- Mummy! Toad's doing another poo in the car! Toad always does poos in the car.
- I wonder where it all ends up?
If you've spent much time with a small child, you'll know that poo fascinates them. We adults have largely lost this interest, which makes for cleaner office conversation but a dirtier waste stream.
This week's experiment was to get all of the organic waste out of my bins. Where I live, organic waste in bins goes to landfill, where it generates carbon dioxide and equivalent emissions (CO2e) - primarily methane. This accounts for around 35% of our household waste and recycling stream by weight, but it generates a whopping 60% of our CO2e from household waste landfill emissions.
How do I get organics out of my bins?
At the moment, I have two options to reduce my organic waste. I can avoid generating it in the first place, or I can process it at home instead of putting it in my bins.
My weekly bin audits showed we were doing pretty well on food waste. We only generate around 200g per week and most of that is the kind of waste I can't put in my compost or feed to my chickens. We didn't make any changes here, although I did rethink how we disposed of bagged dog poo from our two dogs.
Avoid food waste
For most Australians, avoiding food waste is a worthwhile thing to do. The average ACT household generates around 3.5 kilograms of food waste each week, which leads to over 350 kilograms of CO2e from landfill each year. Much of this is edible food that should never have been thrown out in the first place.
I went out to Canberra's Recycling Discovery Hub to chat to Robbie Ladbrook, who works for ACT Government's ACT NOWaste. Robbie agreed that food and garden organic waste were the next big challenge. "The ACT Government is introducing a third bin for garden waste at the moment," she said. "But that won't deal with our food waste. We've announced a Roadmap that will include a kerbside collection system for food and garden organics, but it takes time. We have to select the right processing facility and the right site. Some councils have rushed this and ended up with a contaminated end product that has no market, so it ends up in landfill."
I'm not surprised to hear that this is complicated. My carbon analysis on waste in landfill overlooks a huge amount of complexity. For instance, I've omitted the emissions from the garbage trucks that transport our waste and recycling to the facilities. I've also omitted the benefits of making and using compost at home, which will result in higher carbon storage in the soil and a reduced need to produce and transport compost from elsewhere.
On the flip side, I've overlooked the fact that the ACT landfill is capped and captures most CO2e to use as energy (up to 87% capture according to one source, but that strikes me as an optimistic figure). On the other hand, a home composting system generates less greenhouse gas, but then releases all of it straight into the atmosphere. And that's before you compare different home systems - aerobic, anaerobic and vermicomposting - and then factor in other variables like different feedstocks, temperature and moisture.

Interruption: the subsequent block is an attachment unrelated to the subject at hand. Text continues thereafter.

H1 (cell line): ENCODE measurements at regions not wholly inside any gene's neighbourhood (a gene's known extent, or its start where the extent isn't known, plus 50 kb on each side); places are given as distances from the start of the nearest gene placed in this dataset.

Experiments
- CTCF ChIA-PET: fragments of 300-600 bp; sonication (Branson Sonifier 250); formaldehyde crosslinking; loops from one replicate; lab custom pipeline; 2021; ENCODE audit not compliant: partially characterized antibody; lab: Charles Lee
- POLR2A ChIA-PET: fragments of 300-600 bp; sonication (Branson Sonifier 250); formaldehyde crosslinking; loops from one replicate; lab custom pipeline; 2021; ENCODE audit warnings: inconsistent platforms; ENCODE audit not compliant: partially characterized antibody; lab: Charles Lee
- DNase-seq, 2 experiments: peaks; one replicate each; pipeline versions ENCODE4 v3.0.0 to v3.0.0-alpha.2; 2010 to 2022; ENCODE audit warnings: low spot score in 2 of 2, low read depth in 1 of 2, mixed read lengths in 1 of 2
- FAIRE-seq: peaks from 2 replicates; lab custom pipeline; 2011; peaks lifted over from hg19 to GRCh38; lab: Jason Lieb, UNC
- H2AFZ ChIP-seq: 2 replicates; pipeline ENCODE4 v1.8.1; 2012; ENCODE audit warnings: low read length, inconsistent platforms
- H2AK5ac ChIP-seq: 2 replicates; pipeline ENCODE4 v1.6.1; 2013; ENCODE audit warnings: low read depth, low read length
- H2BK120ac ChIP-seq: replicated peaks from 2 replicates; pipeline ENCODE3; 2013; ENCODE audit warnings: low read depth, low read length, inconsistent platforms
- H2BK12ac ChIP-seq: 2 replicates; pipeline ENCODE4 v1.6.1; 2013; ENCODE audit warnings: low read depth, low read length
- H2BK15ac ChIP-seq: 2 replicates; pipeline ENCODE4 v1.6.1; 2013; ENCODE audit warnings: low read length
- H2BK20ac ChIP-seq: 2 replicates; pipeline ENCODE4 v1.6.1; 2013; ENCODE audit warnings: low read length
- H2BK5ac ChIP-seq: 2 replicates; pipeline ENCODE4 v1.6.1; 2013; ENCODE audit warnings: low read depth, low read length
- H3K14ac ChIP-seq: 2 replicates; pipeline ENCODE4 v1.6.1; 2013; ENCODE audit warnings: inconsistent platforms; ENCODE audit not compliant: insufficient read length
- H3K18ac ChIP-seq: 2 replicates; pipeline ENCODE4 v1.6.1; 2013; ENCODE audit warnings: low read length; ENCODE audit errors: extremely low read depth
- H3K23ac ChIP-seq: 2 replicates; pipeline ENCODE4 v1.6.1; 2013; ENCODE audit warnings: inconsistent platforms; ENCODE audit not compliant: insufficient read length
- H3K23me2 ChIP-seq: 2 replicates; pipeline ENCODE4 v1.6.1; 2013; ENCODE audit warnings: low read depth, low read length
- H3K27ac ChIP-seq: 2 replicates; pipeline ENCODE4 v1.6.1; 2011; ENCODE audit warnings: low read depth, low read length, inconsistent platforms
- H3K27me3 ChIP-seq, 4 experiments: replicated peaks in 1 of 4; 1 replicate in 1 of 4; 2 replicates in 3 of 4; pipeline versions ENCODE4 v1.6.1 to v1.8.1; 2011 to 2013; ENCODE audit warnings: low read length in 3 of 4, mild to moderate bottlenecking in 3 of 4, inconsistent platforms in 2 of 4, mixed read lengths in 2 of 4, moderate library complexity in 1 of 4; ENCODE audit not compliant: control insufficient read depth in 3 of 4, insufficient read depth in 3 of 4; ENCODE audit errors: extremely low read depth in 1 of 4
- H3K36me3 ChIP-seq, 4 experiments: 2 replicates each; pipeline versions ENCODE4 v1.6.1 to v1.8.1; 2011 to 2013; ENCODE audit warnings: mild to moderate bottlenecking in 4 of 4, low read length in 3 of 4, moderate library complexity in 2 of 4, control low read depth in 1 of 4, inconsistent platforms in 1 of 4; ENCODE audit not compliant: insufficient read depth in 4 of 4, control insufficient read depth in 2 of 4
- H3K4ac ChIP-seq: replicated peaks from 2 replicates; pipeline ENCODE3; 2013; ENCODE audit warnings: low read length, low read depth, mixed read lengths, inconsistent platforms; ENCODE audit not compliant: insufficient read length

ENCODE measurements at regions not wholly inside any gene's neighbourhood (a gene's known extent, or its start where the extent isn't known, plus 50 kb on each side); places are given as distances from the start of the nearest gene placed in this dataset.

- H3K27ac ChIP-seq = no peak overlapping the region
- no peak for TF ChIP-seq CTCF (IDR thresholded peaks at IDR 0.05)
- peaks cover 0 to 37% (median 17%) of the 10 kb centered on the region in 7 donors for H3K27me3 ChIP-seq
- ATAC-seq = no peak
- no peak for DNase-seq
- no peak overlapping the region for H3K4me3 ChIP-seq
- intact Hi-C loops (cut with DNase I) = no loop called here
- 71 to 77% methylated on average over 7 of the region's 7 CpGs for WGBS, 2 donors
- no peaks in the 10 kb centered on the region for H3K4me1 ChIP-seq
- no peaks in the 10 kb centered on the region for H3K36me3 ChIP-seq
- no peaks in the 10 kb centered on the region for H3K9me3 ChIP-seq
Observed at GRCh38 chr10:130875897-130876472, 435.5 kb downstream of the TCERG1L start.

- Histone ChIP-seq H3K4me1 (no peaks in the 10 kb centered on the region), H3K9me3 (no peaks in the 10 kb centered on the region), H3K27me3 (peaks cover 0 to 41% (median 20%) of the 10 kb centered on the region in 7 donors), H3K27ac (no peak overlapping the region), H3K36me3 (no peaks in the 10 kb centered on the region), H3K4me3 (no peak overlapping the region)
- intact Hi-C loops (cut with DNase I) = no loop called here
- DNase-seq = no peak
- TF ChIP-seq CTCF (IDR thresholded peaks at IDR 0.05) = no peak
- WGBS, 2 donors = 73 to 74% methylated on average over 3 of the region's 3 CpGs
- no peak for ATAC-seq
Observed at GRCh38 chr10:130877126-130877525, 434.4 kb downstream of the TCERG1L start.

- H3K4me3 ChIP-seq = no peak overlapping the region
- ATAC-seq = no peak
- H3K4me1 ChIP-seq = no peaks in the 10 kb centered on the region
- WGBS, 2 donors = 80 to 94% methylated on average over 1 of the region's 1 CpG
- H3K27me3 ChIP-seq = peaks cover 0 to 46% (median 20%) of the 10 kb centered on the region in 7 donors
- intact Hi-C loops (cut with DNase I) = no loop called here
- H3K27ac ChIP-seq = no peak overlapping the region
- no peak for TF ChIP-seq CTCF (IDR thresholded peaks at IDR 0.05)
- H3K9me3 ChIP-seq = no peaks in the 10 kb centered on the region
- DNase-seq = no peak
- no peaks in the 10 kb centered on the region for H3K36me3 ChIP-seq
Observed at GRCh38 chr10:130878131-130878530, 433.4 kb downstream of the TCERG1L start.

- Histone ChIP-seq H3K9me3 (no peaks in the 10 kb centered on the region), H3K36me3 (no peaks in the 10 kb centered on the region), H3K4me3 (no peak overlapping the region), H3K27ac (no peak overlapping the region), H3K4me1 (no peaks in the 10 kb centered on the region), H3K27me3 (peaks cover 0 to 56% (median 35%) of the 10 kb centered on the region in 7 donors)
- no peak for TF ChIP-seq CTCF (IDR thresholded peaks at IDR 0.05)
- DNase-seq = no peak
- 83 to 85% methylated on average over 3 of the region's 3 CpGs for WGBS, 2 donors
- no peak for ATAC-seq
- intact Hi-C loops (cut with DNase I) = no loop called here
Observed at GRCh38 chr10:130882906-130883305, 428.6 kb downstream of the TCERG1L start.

I found some data on CO2e generation rates from home composting, but not enough to run a useful comparison. I asked Robbie what the ACT Government says? "We'll examine this as part of the Roadmap," Robbie said. "At the moment, we recommend home composting."
The ACT hasn't officially adopted the Love Food Hate Waste program that's popular elsewhere, but the waste educators are using a similar message. "It's beginning to work," Robbie said. "There's a conscious societal change. Celebrity chefs like Jamie Oliver are showing people how to use all their food in everyday cooking, rather than rushing to the shops to buy one special ingredient and then throwing half of it out."
I asked Robbie what she thought of our current environmental problems. "We have to change the way we do things," she said. "We're not going to recycle our way out of this."
Cut 98% in Two Easy Steps?
I'm nervous about my bold plan to cut my carbon footprint by 75%, but these waste weeks have given me hope. I slashed my CO2e by 98% on the ACT average. I've gone from generating around 300 kilograms to 5 kilograms CO2e per person per year, and I've done it in two easy steps.
1. Better paper recovery. I made sure all my recyclable paper went into the recycling bin. I used better home sorting and I didn't use tissues or paper towel at all.
2. Better organics recovery. I avoided creating food waste by using our food wisely. I composted the scraps or fed these to my chickens. I used our garden waste in the garden.
While the waste weeks have only made a small dent in my overall 22.5 tonne budget, it's a step in the right direction.
Spreadsheet calculations, data sources and references in 'Notes' section, Week Four.
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